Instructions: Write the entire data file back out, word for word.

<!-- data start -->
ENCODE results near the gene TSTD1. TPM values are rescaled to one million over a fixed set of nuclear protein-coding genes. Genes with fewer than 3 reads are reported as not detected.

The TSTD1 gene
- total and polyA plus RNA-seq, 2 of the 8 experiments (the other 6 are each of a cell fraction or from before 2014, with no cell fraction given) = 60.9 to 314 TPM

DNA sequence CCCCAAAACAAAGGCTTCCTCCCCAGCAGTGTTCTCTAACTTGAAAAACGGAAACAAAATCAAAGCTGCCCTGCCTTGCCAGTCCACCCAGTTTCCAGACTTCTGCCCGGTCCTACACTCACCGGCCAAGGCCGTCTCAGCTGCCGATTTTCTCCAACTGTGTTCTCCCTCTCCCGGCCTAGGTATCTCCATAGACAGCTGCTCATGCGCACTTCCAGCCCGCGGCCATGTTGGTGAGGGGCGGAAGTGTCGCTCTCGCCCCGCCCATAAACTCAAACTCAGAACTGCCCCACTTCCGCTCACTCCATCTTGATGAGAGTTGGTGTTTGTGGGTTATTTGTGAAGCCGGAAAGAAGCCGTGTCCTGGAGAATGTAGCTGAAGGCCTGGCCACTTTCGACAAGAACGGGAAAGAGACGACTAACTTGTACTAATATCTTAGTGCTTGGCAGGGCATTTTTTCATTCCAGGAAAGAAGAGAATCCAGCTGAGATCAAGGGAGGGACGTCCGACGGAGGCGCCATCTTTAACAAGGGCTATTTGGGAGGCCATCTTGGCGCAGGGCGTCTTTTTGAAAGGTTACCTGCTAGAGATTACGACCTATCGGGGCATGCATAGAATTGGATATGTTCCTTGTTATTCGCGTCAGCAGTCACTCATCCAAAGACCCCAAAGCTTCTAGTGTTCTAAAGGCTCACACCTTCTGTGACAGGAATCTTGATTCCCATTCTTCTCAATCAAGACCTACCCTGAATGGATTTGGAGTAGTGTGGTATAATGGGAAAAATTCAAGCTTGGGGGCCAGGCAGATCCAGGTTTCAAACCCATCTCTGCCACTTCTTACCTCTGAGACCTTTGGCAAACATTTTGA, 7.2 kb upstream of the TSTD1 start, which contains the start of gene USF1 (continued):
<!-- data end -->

ENCODE results near the gene TSTD1. TPM values are rescaled to one million over a fixed set of nuclear protein-coding genes. Genes with fewer than 3 reads are reported as not detected.

The TSTD1 gene
- total and polyA plus RNA-seq, 2 of the 8 experiments (the other 6 are each of a cell fraction or from before 2014, with no cell fraction given) = 60.9 to 314 TPM

DNA sequence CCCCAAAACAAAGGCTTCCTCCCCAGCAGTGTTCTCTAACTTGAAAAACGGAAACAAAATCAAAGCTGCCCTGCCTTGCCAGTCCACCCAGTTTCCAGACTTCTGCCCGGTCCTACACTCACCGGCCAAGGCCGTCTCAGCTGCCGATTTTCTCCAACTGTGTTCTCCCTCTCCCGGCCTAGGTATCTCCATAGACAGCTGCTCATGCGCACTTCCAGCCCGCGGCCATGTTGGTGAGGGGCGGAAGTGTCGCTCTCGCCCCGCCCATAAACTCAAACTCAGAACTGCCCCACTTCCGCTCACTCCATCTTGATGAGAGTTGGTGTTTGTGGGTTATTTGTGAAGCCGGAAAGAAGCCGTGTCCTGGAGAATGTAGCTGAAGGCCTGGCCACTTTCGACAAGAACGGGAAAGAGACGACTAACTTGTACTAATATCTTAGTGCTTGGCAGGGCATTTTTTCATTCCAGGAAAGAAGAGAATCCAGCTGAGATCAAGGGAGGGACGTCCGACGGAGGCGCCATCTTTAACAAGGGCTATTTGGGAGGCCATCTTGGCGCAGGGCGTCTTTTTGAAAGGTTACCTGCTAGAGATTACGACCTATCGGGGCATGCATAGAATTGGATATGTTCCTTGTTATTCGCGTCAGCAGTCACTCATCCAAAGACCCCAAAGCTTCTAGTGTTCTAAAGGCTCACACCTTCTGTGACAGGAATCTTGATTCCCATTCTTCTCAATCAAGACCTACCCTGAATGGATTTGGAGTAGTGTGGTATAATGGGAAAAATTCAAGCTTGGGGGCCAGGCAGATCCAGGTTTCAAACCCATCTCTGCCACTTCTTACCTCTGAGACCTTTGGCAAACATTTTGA, 7.2 kb upstream of the TSTD1 start, which contains the start of gene USF1 (continued):